An historic bridge is coming down this week. Not a heavily traveled bridge, mind you, but a link to rural roads, community and personal memories. It is known as the Venango Veterans Memorial Bridge and it spans French Creek in the borough of Venango.
French Creek, at the site of the bridge is quite wide, shallow, and ripply. When my brothers and I were small we would play in the creek, walk across it, sit in the middle on a hot summer day, catch mussels and crabs, study dragonflies, etc. We could see the bridge from our property along the creek, blue-green and shining inthe sun. It was a favorite fishing spot for many people. Our daughter loved using the bridge for some of her recent photo shoots of graduating seniors.
When I was 16 and began dating my husband, we took many-a-walks across the bridge, some evenings, pausing just beyond the reach of the streetlight where we would steal a few kisses and gaze at the ripples below reflecting the light of the moon. We would ride our bicycles up the steep hill on the far side of the bridge where the road met yet another bridge that spanned the gulf created by the railroad tracks below. The tracks follow the creek.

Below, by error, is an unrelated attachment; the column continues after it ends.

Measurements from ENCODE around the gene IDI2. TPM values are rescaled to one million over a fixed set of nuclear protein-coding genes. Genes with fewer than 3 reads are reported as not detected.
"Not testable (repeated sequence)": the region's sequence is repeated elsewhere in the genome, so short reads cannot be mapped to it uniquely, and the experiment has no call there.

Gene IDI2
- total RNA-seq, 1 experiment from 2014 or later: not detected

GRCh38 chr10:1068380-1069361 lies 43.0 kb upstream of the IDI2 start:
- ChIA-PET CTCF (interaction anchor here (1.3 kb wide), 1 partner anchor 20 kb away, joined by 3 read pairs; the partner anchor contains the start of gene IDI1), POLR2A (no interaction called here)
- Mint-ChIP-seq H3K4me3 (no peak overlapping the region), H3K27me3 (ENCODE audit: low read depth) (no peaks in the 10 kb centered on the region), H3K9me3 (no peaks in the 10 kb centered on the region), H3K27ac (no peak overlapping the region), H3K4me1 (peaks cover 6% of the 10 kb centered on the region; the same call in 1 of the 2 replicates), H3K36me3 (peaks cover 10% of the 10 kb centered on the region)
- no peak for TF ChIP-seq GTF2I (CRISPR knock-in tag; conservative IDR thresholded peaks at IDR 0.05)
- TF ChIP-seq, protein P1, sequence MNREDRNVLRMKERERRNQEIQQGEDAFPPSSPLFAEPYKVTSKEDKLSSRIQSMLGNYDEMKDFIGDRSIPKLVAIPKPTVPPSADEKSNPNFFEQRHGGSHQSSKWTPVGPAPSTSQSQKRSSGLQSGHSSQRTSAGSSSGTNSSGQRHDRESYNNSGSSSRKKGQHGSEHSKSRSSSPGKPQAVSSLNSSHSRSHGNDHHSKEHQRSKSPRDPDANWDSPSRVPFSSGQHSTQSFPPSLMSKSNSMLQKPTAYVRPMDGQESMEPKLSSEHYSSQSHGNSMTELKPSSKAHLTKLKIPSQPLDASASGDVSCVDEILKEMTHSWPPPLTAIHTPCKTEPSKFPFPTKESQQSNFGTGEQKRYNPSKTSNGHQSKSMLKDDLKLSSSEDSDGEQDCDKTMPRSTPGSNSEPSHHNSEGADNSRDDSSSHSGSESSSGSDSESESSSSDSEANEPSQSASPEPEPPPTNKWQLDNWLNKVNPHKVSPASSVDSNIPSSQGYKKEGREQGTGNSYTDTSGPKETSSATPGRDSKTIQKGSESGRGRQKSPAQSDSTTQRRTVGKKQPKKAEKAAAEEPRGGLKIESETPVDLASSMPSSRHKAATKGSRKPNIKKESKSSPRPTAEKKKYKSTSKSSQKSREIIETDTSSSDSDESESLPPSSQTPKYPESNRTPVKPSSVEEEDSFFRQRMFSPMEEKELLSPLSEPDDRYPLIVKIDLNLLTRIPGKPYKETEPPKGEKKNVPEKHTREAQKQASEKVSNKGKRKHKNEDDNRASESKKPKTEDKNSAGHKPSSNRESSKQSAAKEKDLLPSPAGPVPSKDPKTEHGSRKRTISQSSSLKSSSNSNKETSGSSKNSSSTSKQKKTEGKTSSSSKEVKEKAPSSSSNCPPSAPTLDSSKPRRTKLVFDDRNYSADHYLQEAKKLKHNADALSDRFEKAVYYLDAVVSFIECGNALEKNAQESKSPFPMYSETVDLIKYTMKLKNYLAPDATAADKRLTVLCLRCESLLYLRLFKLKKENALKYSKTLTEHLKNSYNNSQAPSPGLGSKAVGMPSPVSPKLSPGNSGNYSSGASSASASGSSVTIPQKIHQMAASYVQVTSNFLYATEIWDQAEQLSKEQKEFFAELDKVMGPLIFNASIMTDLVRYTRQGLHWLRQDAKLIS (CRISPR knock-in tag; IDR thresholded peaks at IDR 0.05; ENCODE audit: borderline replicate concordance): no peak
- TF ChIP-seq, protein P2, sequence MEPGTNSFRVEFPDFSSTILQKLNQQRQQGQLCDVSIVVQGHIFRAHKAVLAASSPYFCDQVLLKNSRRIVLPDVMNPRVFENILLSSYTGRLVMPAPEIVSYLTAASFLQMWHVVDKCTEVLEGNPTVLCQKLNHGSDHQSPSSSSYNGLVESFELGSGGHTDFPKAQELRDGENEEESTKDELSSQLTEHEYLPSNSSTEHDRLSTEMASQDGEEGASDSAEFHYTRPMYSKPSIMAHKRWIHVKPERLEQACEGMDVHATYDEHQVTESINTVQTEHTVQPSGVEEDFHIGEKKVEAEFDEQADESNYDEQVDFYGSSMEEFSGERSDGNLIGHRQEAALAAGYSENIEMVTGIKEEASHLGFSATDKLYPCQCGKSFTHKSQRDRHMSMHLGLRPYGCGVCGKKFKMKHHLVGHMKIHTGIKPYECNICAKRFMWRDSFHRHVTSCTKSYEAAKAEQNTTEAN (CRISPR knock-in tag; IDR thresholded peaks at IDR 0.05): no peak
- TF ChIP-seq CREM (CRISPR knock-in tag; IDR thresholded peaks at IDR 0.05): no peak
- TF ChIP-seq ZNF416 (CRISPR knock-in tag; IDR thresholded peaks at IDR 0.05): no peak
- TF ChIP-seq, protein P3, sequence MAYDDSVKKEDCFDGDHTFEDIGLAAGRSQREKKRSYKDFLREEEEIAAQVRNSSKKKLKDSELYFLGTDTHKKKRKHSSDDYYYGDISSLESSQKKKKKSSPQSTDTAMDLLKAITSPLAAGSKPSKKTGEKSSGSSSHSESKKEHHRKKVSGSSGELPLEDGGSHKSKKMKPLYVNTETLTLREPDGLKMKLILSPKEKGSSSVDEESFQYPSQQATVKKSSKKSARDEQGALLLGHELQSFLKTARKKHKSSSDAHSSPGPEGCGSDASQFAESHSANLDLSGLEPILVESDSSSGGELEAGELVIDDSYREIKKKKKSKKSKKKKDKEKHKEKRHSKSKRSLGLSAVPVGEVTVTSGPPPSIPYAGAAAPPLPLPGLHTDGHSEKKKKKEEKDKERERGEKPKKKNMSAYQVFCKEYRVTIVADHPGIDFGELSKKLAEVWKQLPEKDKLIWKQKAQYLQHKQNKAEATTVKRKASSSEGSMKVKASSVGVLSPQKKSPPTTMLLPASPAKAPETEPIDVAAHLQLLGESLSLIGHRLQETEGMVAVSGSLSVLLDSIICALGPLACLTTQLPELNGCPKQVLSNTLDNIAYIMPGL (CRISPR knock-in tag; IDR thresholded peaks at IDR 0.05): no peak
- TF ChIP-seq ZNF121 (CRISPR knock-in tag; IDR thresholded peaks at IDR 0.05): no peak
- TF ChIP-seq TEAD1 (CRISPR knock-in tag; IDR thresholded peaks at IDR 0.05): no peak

(Interestingly enough, the railroad bridge was also closed due to disrepair, although to see it now, and the way the deconstruction crew has reinforced it in order to take out the pieces of the creek bridge is quite amazing.)
The bridge has not been kept up by the highway department in the last decade or two, and for quite sometime has been in disrepair up to the point where it was no longer safe. That was several years ago. There was some talk of fixing the bridge, but "officials" decided against it when they were confronted with environmentalists crying that the work would destroy the mussels below: apparently they are endangered or something! We think, however, it was just an excuse to not spend the money.
The irony of the project is that workers fully expect the bridge--at least parts of it--to end up falling into the creek, although they are going to take precautions not to have that happen, but no doubt in the end, a few mussels will end up being sacrificed.
I will really miss the bridge. Even though we have all known it was coming, I think we are in that first stage of grief right now: disbelief that it is really going to happen. For Venango residents my mom's age and older, it is much harder. It is a sign to them that the good old things really are being lost day by day: a world, changing, in spite of their difficulty adjusting to the changes.
The plaque commemorating the construction of the bridge will be saved for posterity's sake. It and the pictures people have taken of the bridge over the years will be all that remains in a one week's time - a cloud on our otherwise thankful Thanksgiving.
If you follow the link below you can visit the bridge in pictures.